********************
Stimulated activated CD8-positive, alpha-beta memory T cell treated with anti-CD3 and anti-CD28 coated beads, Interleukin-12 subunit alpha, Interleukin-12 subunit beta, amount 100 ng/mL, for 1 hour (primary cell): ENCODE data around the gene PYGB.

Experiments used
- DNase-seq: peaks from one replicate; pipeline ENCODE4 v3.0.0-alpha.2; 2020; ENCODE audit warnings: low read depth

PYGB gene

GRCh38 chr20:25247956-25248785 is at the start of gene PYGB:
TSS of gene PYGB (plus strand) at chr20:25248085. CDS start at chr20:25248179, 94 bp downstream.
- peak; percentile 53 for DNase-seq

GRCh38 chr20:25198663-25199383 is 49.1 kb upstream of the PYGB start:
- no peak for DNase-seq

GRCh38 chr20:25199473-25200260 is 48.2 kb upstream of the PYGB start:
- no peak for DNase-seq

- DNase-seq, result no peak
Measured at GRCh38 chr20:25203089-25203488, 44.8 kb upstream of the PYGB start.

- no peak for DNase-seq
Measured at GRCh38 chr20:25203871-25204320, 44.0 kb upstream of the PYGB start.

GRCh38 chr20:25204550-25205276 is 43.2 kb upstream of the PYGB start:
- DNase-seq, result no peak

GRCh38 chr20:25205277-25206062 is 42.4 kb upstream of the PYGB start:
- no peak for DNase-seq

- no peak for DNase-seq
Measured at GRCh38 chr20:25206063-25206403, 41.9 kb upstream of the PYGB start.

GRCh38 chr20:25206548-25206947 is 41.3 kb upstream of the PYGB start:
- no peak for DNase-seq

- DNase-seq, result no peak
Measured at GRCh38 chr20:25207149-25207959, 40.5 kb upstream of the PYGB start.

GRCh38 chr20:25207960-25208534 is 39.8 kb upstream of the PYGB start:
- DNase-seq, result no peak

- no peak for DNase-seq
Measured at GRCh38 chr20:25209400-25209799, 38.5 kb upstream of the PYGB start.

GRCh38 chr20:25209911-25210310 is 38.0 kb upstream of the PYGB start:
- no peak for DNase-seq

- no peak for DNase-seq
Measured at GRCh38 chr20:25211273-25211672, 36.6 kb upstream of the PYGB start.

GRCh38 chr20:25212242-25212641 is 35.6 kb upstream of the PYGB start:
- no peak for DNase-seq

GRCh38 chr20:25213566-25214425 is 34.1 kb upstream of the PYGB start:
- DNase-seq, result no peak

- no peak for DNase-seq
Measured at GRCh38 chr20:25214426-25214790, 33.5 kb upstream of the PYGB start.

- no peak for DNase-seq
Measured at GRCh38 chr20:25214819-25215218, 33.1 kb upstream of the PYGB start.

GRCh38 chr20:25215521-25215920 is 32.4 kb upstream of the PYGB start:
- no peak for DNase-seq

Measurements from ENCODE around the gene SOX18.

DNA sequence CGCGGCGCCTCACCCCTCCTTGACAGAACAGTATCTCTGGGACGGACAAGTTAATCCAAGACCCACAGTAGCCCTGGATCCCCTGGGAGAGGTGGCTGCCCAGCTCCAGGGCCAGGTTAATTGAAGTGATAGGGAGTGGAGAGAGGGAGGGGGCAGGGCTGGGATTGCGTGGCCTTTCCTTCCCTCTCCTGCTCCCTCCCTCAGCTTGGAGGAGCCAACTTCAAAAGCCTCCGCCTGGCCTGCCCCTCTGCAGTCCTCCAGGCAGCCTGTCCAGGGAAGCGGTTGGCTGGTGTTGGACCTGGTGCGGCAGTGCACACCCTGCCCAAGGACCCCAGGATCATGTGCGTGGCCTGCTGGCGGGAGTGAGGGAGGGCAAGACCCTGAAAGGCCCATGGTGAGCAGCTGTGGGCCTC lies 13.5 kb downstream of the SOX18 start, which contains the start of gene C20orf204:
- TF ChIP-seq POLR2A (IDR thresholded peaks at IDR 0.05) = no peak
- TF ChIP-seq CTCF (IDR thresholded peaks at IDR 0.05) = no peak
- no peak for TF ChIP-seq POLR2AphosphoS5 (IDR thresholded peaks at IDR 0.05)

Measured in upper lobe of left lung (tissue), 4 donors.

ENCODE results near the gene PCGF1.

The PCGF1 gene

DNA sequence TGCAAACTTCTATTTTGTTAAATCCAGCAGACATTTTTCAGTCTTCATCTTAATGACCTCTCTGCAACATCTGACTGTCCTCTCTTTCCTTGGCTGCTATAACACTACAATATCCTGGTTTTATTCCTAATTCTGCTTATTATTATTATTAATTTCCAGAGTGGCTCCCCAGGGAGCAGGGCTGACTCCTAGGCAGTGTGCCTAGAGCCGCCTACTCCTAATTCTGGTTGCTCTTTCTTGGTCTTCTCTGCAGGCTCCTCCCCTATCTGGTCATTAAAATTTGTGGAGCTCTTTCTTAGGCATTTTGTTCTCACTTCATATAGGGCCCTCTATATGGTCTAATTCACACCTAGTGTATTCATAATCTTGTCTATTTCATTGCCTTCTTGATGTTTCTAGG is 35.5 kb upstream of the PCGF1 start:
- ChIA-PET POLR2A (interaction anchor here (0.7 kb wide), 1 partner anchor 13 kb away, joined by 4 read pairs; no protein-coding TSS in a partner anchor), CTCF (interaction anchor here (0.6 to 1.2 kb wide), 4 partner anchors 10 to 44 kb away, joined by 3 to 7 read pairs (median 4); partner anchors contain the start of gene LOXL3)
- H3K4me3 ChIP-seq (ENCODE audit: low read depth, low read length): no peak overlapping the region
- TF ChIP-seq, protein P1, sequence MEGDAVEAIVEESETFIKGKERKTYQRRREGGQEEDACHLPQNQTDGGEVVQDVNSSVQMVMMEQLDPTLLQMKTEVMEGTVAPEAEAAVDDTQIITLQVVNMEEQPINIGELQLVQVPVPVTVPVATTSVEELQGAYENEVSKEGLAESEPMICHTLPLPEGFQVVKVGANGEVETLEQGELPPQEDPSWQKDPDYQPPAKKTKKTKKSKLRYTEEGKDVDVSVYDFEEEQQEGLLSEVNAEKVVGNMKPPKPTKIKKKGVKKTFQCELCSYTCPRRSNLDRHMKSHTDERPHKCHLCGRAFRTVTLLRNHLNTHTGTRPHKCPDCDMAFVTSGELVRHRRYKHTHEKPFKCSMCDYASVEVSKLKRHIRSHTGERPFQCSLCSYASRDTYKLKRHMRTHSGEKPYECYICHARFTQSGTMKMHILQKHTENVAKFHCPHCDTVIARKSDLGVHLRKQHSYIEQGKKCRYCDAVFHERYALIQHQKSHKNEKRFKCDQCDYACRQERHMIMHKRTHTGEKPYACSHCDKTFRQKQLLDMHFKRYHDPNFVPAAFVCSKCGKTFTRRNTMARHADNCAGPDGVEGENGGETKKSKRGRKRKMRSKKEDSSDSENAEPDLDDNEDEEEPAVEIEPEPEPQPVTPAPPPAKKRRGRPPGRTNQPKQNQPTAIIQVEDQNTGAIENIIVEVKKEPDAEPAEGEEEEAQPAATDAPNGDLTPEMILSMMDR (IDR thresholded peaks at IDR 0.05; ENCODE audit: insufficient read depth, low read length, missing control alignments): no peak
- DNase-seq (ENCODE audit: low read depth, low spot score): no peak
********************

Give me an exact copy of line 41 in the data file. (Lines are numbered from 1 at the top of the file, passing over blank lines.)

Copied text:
Measured at GRCh38 chr20:25214819-25215218, 33.1 kb upstream of the PYGB start.